After the ‘Health for All’ declaration of the Alma Ata conference, many countries in the developing world have been trying to provide basic health services to their population. However, it has become increasingly clear that due to market failure, state failure, and other reasons, the conventional sources of finance could not solve the health problem of developing countries, particularly that of the rural population and the high-risk groups.
As a result, there is a worldwide initiative to find additional sources of finance which are broad based, sustainable, and suitable to the socio-economic situations of the rural population.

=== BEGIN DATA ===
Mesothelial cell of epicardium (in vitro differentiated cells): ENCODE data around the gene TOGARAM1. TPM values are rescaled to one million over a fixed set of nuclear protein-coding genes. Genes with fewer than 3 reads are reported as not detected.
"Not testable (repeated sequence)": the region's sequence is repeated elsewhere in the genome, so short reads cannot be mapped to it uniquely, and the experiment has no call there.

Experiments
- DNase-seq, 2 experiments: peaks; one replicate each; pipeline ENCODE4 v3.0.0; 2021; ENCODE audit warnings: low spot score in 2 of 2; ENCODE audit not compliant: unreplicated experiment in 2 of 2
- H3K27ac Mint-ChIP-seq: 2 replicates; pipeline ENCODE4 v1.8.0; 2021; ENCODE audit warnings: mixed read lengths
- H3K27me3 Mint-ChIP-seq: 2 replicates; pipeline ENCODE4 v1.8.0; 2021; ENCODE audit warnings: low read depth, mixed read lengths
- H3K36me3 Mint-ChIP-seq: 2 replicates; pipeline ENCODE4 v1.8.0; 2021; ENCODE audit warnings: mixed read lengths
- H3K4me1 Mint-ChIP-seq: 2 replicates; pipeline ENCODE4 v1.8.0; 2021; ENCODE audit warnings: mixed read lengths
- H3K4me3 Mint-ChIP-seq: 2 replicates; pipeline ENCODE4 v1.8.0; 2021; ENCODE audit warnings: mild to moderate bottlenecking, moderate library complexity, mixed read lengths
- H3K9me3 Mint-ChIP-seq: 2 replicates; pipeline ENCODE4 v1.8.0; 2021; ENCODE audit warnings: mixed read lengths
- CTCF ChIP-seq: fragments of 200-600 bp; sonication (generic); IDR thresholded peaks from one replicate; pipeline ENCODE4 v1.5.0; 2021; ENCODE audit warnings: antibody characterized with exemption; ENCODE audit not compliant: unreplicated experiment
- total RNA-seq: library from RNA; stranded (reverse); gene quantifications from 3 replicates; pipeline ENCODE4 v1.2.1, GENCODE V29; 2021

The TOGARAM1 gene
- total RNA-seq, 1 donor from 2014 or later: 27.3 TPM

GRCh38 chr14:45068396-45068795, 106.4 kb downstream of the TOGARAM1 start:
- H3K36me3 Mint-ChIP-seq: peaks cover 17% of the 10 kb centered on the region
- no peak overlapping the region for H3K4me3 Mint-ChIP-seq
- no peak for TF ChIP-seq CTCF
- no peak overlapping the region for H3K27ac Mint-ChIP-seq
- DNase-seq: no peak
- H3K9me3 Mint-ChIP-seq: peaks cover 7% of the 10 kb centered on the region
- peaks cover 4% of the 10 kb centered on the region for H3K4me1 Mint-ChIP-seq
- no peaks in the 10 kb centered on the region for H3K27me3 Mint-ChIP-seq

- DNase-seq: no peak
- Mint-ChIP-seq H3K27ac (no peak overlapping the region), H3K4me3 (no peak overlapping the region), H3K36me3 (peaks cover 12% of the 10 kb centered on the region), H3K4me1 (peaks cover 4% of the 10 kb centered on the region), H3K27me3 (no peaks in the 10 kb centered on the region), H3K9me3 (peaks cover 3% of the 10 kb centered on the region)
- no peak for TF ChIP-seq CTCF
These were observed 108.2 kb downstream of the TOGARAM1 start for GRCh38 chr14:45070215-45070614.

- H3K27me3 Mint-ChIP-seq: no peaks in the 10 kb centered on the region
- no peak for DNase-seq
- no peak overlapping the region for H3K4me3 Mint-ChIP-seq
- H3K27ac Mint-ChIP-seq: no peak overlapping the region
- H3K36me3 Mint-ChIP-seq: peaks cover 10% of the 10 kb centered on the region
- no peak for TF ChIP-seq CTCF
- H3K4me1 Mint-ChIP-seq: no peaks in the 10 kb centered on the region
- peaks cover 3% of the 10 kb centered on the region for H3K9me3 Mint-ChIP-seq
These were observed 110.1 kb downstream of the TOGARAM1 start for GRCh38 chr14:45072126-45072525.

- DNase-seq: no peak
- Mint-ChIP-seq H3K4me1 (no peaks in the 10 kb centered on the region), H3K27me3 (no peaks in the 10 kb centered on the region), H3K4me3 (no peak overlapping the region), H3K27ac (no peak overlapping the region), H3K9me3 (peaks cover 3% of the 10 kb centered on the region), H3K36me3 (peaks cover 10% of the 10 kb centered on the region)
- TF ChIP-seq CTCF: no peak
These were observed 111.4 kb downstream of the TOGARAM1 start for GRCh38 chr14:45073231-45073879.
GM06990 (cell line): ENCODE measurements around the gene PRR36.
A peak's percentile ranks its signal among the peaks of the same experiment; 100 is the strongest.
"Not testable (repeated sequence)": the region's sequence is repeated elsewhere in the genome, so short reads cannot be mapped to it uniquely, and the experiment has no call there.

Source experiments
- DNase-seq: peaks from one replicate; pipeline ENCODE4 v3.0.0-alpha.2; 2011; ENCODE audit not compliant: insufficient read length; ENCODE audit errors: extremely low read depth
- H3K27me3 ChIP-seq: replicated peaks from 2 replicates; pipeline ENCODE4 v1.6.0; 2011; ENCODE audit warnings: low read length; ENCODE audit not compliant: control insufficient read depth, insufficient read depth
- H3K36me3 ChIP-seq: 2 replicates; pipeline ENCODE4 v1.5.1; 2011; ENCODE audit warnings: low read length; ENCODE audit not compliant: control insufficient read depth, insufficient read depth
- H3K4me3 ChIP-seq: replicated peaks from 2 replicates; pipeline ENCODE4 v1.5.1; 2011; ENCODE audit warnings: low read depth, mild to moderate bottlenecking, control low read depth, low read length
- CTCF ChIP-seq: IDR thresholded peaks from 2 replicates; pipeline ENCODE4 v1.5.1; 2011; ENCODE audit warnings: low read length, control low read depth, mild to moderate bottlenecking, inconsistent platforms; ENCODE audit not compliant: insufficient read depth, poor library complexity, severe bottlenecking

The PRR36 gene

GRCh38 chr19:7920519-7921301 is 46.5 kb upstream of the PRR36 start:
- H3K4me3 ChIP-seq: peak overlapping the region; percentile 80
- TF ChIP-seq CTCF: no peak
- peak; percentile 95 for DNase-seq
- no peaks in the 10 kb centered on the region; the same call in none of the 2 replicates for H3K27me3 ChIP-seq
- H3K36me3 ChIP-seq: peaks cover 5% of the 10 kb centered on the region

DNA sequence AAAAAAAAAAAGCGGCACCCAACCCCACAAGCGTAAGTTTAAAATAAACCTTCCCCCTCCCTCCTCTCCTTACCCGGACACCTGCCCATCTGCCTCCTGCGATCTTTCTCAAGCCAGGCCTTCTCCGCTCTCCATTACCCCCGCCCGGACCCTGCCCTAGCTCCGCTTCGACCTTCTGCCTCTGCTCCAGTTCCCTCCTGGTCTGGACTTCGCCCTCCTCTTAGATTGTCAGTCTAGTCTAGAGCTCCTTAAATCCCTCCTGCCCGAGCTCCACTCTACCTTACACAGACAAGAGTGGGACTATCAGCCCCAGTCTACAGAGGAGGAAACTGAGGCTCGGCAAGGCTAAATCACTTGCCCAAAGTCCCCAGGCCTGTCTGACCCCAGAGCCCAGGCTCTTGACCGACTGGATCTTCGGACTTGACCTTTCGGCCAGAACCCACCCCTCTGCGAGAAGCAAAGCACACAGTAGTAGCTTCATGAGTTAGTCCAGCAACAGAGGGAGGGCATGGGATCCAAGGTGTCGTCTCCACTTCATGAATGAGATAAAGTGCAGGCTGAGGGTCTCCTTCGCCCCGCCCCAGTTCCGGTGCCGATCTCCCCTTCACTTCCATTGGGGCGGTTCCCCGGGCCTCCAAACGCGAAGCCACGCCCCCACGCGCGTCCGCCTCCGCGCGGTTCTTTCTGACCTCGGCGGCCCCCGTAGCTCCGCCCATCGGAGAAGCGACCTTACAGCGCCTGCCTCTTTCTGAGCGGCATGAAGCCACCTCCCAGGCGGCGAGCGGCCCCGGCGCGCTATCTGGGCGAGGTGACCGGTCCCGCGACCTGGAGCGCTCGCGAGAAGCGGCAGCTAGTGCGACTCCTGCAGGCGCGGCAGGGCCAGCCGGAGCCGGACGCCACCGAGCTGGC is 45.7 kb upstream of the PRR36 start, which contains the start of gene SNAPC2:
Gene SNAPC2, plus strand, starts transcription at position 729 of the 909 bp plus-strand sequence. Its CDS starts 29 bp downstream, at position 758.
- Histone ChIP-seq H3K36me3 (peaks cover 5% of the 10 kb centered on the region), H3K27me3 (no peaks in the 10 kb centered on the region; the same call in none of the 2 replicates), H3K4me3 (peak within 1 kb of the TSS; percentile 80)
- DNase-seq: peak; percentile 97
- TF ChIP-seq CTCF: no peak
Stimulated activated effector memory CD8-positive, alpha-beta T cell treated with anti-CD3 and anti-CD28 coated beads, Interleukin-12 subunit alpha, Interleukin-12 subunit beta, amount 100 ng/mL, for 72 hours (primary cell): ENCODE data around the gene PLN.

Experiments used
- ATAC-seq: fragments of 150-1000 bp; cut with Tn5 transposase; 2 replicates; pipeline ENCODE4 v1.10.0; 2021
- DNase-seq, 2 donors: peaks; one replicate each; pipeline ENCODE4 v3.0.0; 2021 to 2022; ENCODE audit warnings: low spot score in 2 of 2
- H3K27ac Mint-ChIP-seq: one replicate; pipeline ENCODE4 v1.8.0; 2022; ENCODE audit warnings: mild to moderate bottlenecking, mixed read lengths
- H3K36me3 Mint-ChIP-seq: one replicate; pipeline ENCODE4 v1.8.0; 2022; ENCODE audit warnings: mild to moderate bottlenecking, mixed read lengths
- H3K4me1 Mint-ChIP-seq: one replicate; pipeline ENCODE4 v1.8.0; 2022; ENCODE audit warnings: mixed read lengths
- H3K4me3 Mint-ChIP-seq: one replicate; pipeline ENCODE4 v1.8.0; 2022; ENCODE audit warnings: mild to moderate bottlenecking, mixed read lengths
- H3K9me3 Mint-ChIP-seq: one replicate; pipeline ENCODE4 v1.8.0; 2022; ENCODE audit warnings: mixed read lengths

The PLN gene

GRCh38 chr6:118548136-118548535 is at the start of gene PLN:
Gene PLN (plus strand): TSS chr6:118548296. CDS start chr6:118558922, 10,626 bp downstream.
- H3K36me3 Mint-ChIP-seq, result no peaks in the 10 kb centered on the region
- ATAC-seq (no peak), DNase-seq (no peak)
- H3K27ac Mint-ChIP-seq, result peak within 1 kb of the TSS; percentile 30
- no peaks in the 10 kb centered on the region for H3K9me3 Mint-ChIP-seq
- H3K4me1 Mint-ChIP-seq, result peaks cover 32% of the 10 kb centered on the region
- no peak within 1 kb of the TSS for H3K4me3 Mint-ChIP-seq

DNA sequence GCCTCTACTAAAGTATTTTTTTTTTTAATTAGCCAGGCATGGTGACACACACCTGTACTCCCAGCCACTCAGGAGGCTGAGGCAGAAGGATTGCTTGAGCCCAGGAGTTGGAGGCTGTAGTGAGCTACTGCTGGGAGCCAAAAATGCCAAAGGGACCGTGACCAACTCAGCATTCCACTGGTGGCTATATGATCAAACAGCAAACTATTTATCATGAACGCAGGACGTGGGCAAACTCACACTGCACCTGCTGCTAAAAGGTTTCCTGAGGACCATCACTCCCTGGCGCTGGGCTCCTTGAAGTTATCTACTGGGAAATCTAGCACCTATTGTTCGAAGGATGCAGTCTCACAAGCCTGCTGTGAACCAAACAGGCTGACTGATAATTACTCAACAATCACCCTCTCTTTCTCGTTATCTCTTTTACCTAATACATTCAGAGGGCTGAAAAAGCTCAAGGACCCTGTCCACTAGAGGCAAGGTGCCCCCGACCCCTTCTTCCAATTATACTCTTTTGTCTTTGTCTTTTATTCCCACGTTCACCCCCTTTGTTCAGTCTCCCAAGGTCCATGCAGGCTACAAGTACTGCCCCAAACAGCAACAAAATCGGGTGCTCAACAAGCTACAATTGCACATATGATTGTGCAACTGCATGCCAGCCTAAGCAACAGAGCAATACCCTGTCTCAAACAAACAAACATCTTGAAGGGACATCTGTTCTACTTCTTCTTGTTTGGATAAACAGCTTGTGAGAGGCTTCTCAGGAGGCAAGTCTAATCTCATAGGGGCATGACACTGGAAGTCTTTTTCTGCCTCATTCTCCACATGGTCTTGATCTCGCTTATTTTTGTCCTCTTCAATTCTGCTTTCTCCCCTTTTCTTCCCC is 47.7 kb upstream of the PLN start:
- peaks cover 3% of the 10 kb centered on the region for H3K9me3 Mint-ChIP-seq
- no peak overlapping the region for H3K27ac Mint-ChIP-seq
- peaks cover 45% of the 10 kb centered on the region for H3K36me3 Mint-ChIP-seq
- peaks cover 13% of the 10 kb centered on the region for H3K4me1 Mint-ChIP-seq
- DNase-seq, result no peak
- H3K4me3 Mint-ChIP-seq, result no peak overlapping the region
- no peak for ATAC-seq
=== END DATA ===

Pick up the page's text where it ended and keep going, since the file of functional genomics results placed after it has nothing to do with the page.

This study assesses the prospect and potential role of community health insurance schemes in the provision of basic health care services and in generating sustainable finance for the health sector of Ethiopia. It starts by investigating the costs of illness, health care demand behaviour, and the capacity of existing risk-sharing arrangements in protecting households against health shocks. Then, it thoroughly analyses the willingness of households to pay and the prospect of potential community health insurance schemes in the rural areas of Ethiopia.